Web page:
Brad Wardell's views about technology, politics, religion, world affairs, and all sorts of politically incorrect topics.
It's getting worse, not better.
Published on April 27, 2004 By Draginol In Windows Software

In 2000 Stardock was presented with an opportunity. It was near the height of the dot-coms and one of those dot-coms recognized a fundamental truth about WindowBlinds: It had the ability to fully control what was presented by the Windows GUI.  So not only could WindowBlinds change the look and feel of your Windows GUI (title bars, push buttons, borders, etc.). But it could add new content. And one of these dot-coms came to us with a fairly straight forward proposition -- integrate advertisements into the Windows GUI and you could make big bucks.  We turned them down.

While lots of money is always appealing, we did not want to be the company that made it possible for advertisers to take over your desktop. But that was before spyware really took off. 

In the post-dot com collapse, advertising has lost much of its value but if companies could advertise without having to be on an actual website, they could still make money. And that's where spyware has come in.  What is spyware? Odds are you have some on your computer. In fact, odds are you have a lot of Spyware on your computer. Spyware are various programs that manage to get themselves installed on your computer, usually without you knowing it. They sit there quietly informing their patrons what you are doing on your computer. Maybe they'll just report what websites you visit. Maybe they'll send back what programs you use. Maybe they'll list what songs you listen to. Who knows. Different programs spy on different things. Some of them will hijack your web browser so that you end up going to different websites than you intend to. Or maybe they'll pop up an advertisement randomly on your screen.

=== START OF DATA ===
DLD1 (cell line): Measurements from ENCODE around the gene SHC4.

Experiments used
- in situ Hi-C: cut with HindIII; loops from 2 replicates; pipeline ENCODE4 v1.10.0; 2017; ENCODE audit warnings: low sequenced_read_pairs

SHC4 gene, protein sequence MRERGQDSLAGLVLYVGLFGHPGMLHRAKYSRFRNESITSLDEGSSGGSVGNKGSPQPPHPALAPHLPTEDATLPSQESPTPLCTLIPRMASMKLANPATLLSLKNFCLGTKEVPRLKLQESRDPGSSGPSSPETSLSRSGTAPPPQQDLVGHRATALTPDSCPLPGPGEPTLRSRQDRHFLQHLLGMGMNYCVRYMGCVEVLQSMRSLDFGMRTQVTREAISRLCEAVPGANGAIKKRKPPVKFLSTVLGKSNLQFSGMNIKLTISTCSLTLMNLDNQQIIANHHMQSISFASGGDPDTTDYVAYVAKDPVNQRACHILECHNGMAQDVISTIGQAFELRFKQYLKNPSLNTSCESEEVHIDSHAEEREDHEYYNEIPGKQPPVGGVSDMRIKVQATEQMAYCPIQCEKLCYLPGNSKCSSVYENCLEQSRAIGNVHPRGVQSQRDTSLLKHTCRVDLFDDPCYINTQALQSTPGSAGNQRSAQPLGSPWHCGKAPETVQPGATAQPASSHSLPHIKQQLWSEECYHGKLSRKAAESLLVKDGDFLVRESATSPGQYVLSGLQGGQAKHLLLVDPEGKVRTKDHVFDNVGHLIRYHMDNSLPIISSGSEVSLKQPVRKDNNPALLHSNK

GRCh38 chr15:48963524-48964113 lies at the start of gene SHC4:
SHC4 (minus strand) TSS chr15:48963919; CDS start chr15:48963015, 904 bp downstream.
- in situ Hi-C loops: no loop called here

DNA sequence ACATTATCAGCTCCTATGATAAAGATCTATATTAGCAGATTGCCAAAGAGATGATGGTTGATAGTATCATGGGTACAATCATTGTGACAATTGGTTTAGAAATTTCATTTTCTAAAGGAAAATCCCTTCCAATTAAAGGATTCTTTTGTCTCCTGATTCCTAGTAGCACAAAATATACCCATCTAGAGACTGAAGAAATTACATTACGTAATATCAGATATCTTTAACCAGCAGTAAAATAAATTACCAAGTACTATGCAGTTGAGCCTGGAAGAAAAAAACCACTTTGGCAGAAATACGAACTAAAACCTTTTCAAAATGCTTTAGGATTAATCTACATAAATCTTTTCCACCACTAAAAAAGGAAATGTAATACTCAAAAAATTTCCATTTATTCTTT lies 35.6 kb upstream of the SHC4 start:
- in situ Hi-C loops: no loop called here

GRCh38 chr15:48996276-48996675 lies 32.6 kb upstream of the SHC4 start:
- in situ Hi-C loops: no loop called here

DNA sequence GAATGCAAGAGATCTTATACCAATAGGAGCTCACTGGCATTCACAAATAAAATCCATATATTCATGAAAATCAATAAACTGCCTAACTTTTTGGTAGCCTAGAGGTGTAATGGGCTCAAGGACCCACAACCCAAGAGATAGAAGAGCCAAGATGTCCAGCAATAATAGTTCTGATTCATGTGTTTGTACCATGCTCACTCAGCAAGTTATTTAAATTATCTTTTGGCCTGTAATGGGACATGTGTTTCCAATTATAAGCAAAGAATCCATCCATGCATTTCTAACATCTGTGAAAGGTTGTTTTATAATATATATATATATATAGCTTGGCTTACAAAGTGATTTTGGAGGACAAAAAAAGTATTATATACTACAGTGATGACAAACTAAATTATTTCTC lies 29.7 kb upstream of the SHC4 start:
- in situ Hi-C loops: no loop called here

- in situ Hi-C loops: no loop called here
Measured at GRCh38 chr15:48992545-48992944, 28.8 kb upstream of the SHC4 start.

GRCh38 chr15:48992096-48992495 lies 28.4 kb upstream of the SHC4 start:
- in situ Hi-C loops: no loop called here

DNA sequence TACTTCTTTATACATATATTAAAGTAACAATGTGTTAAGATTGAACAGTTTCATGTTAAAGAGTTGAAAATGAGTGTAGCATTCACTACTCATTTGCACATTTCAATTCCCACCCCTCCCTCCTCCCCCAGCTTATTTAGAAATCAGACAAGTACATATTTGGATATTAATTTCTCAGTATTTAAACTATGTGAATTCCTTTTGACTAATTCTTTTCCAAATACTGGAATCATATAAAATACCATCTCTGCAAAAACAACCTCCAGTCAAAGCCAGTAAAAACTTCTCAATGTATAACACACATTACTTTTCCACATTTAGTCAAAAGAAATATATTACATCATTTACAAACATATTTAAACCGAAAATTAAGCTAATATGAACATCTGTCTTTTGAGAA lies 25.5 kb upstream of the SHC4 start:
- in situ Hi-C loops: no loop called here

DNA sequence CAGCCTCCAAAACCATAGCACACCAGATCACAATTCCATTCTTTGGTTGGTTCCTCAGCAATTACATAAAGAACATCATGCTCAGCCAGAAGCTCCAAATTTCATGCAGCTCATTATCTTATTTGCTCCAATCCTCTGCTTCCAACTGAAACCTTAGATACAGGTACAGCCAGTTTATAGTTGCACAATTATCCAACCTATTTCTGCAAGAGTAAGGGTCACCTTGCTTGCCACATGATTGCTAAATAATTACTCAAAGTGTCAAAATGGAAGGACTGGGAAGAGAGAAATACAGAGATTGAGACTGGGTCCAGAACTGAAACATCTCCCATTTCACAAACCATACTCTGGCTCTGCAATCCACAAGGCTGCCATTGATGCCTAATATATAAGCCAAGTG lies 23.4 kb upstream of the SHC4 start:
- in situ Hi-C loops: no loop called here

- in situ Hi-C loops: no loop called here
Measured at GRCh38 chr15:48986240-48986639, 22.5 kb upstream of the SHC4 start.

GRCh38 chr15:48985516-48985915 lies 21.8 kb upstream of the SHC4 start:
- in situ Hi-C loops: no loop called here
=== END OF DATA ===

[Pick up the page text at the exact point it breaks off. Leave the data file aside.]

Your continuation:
What they definitely do, besides invade your privacy, is cause all kinds of stability and performance issues on your computer. A couple of weeks ago I ended up having my system brought to its knees simply from having visited a website that used a vulnerability in Internet Explorer to install dozens of Spyware programs onto my computer. It took the better part of the day to get them off. They're as bad as viruses to remove and most anti-virus software won't remove them.

The program I've come to rely on is called Adaware. It'll scan your computer and remove much of the Spyware. If you haven't ever run one of these programs, you'll probably be shocked at a) how much of this crap has gotten onto your computer and how much it has slowed your computer down.